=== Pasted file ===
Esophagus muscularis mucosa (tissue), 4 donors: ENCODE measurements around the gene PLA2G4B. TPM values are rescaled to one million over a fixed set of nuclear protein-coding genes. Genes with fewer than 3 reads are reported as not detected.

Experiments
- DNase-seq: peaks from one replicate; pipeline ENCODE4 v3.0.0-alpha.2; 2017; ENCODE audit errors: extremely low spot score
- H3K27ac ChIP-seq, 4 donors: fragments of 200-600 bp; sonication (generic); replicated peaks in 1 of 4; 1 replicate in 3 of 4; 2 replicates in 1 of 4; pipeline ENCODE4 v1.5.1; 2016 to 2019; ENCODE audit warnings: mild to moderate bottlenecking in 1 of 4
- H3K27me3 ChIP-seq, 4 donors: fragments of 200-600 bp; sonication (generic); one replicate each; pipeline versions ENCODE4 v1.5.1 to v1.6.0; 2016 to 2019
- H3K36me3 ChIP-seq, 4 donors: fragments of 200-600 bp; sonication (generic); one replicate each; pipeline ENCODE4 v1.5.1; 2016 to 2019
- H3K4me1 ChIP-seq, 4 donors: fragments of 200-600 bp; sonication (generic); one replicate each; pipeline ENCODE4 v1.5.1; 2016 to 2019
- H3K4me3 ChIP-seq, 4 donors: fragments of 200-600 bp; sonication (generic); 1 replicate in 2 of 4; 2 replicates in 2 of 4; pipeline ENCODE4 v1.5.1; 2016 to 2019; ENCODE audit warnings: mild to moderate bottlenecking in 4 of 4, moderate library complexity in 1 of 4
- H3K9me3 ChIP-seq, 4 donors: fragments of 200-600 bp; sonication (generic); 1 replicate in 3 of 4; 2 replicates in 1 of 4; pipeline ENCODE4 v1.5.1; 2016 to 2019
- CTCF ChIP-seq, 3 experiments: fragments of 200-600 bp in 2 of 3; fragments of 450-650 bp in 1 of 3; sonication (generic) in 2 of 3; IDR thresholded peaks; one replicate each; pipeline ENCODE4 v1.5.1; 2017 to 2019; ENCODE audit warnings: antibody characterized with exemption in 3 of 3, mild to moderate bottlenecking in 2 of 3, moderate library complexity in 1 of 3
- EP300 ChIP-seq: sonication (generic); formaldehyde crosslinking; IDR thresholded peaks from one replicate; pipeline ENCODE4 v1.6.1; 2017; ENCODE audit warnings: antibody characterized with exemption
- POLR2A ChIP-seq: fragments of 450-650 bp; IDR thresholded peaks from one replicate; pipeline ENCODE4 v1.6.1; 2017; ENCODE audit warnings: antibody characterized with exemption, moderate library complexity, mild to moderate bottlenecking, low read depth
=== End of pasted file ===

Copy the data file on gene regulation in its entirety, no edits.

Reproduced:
Esophagus muscularis mucosa (tissue), 4 donors: ENCODE measurements around the gene PLA2G4B. TPM values are rescaled to one million over a fixed set of nuclear protein-coding genes. Genes with fewer than 3 reads are reported as not detected.

Experiments
- DNase-seq: peaks from one replicate; pipeline ENCODE4 v3.0.0-alpha.2; 2017; ENCODE audit errors: extremely low spot score
- H3K27ac ChIP-seq, 4 donors: fragments of 200-600 bp; sonication (generic); replicated peaks in 1 of 4; 1 replicate in 3 of 4; 2 replicates in 1 of 4; pipeline ENCODE4 v1.5.1; 2016 to 2019; ENCODE audit warnings: mild to moderate bottlenecking in 1 of 4
- H3K27me3 ChIP-seq, 4 donors: fragments of 200-600 bp; sonication (generic); one replicate each; pipeline versions ENCODE4 v1.5.1 to v1.6.0; 2016 to 2019
- H3K36me3 ChIP-seq, 4 donors: fragments of 200-600 bp; sonication (generic); one replicate each; pipeline ENCODE4 v1.5.1; 2016 to 2019
- H3K4me1 ChIP-seq, 4 donors: fragments of 200-600 bp; sonication (generic); one replicate each; pipeline ENCODE4 v1.5.1; 2016 to 2019
- H3K4me3 ChIP-seq, 4 donors: fragments of 200-600 bp; sonication (generic); 1 replicate in 2 of 4; 2 replicates in 2 of 4; pipeline ENCODE4 v1.5.1; 2016 to 2019; ENCODE audit warnings: mild to moderate bottlenecking in 4 of 4, moderate library complexity in 1 of 4
- H3K9me3 ChIP-seq, 4 donors: fragments of 200-600 bp; sonication (generic); 1 replicate in 3 of 4; 2 replicates in 1 of 4; pipeline ENCODE4 v1.5.1; 2016 to 2019
- CTCF ChIP-seq, 3 experiments: fragments of 200-600 bp in 2 of 3; fragments of 450-650 bp in 1 of 3; sonication (generic) in 2 of 3; IDR thresholded peaks; one replicate each; pipeline ENCODE4 v1.5.1; 2017 to 2019; ENCODE audit warnings: antibody characterized with exemption in 3 of 3, mild to moderate bottlenecking in 2 of 3, moderate library complexity in 1 of 3
- EP300 ChIP-seq: sonication (generic); formaldehyde crosslinking; IDR thresholded peaks from one replicate; pipeline ENCODE4 v1.6.1; 2017; ENCODE audit warnings: antibody characterized with exemption
- POLR2A ChIP-seq: fragments of 450-650 bp; IDR thresholded peaks from one replicate; pipeline ENCODE4 v1.6.1; 2017; ENCODE audit warnings: antibody characterized with exemption, moderate library complexity, mild to moderate bottlenecking, low read depth